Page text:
—Michael Hall, executive editor

Natalia Sylvester’s Border Ghost Story, Everyone Knows You Go Home

I couldn’t put down Natalia Sylvester’s latest book, Everyone Knows You Go Home, a multigenerational tale of the trauma of border crossing and the existential and very tangible struggles of the immigrant experience. The Austin-based author, who emigrated from Peru as a child and grew up partially in the RGV, opens the novel with one of its protagonists seeing a ghost. The whole book is haunted with them—but it’s also a story of family and the sacrifices we make for the ones we love.

—Megan Creydt, digital managing editor

Weird Al’s “White and Nerdy” Remix of Chamillionaire’s “Ridin’ Dirty”

A few decades had passed between my years of listening to “Weird Al” Yankovic when my own kids requested that I watch a few new-ish “Weird Al” videos, and I have to admit: I wasn’t exactly excited to enter that rabbit hole. “Eat It” was a dim memory stuffed in a mental file with Madonna and elementary-school spelling tests. But when my youngest thrust YouTube in my face featuring the “Weird Al” version of Chamillionaire’s 2005 “Ridin’ Dirty,” which Yankovic had turned into “White and Nerdy” back in 2006, I was forced to reevaluate my reluctance.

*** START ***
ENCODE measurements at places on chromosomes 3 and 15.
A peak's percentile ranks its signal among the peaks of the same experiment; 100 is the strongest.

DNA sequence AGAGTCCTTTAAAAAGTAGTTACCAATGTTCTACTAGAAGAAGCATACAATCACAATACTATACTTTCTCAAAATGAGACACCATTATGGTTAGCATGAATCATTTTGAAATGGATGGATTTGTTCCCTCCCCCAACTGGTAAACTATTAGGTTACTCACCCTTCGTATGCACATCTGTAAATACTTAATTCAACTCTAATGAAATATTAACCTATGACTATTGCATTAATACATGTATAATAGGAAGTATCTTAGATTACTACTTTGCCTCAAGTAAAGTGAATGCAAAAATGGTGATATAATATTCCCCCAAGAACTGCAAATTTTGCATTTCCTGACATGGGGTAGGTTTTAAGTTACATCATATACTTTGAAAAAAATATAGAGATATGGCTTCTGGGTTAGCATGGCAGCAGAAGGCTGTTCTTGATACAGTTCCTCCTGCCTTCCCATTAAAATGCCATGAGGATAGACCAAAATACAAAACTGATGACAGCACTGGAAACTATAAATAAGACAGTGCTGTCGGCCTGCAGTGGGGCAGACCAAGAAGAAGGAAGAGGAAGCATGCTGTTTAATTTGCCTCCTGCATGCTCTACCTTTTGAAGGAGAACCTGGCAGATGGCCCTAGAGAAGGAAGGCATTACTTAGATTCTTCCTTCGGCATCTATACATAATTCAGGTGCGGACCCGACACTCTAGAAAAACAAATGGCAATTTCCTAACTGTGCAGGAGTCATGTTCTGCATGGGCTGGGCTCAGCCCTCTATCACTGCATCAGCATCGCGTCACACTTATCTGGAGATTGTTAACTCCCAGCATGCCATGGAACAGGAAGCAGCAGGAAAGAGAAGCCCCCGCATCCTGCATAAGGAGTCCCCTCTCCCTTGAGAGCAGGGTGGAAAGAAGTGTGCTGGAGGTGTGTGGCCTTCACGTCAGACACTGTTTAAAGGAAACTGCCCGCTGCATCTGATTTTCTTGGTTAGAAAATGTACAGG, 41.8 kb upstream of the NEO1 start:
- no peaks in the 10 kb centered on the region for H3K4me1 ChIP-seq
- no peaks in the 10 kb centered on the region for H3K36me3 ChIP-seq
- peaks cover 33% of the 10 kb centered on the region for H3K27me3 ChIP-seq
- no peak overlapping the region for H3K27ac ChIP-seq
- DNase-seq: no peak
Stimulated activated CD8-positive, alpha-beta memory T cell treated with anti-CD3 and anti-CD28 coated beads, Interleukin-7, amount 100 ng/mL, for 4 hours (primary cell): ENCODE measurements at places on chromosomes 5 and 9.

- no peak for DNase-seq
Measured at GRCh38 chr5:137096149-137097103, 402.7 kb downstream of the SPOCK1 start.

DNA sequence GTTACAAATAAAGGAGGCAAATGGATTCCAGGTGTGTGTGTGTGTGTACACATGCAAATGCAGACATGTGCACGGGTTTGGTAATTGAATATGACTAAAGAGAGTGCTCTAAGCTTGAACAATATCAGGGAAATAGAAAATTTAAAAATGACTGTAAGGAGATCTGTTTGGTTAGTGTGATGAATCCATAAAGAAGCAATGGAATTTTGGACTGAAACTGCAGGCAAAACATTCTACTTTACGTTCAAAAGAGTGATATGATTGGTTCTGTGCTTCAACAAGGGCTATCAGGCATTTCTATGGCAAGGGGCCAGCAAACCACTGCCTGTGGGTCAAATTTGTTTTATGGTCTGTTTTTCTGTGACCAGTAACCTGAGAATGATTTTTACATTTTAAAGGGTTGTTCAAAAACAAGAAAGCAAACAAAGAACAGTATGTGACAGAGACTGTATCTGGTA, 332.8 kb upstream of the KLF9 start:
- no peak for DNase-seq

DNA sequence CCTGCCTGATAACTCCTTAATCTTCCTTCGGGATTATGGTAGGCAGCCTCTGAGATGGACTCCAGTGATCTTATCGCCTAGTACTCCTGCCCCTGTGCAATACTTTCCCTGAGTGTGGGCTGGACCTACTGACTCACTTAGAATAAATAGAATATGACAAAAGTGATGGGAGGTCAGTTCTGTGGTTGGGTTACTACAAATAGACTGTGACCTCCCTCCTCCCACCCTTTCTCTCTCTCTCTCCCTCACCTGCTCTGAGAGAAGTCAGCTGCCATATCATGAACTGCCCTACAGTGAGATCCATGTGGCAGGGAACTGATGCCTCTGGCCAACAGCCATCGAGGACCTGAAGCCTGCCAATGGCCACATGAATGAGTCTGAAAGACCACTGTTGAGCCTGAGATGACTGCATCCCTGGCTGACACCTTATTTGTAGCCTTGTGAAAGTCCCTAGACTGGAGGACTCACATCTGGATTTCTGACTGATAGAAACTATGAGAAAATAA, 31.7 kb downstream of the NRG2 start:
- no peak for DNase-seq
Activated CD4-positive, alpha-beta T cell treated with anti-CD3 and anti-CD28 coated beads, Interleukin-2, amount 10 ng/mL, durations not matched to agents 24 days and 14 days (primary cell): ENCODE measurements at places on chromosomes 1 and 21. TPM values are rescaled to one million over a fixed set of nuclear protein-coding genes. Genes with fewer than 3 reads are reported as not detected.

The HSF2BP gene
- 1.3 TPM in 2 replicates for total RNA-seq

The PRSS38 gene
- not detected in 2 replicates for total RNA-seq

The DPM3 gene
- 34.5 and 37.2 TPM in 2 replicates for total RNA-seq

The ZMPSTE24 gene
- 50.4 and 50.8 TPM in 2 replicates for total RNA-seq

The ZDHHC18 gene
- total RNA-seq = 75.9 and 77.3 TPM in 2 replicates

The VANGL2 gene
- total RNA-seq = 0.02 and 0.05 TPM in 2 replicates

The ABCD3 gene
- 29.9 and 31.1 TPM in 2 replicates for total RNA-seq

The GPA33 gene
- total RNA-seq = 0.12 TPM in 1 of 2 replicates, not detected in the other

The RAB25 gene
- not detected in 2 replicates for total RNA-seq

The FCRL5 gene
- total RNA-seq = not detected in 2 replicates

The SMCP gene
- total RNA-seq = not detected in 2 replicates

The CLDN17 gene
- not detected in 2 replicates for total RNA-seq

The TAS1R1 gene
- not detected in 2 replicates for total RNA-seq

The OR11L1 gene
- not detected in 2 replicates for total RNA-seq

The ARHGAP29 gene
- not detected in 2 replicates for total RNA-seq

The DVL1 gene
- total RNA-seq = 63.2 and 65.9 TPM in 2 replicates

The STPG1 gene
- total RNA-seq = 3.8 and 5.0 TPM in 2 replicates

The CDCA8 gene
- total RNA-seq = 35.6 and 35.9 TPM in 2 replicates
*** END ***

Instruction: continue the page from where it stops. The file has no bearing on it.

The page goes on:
First in my class here at M-I-T
Got skills, I’m a champion at D and D
M.C. Escher, that’s my favorite M.C.
Keep your 40, I’ll just have an Earl Grey tea
My rims never spin, to the contrary
You’ll find that they’re quite stationary
All of my action figures are cherry
Stephen Hawking’s in my library

While I’m not sure I had to hear the song 100 times, as my kids insisted on doing, I did welcome the first dozen listenings. Bonus: There’s a nice Key & Peele cameo in the video.

—Katy Vine, executive editor

Classic George Strait in His New Single, “Every Little Honky Tonk Bar”

The King of Country has come out with another one, with the welcome promise of more to come. “Every Little Honky Tonk Bar” is George Strait’s latest single, released in advance of his upcoming album, “Honky Tonk Time Machine.” Until the full album comes out on March 29, I’ll be listening to this song’s upbeat groove on repeat. “Every Little Honky Tonk Bar” is classic old-school Strait: twangy with a bounce-around tune, on par with his 2010 hit “Here for a Good Time.” Co-written with his son Bubba, Strait picks up the enduring theme of the good ol’ country bar, wrapping the song in the telling opening and closing lyrics: “Whiskey is the gasoline that lights the fire that burns the bridge.” Until I find myself at a honky tonk bar or Strait’s show at the Houston rodeo (March 17), this little number offers the perfect fix of Texas country.

-Christiana Sullivan, intern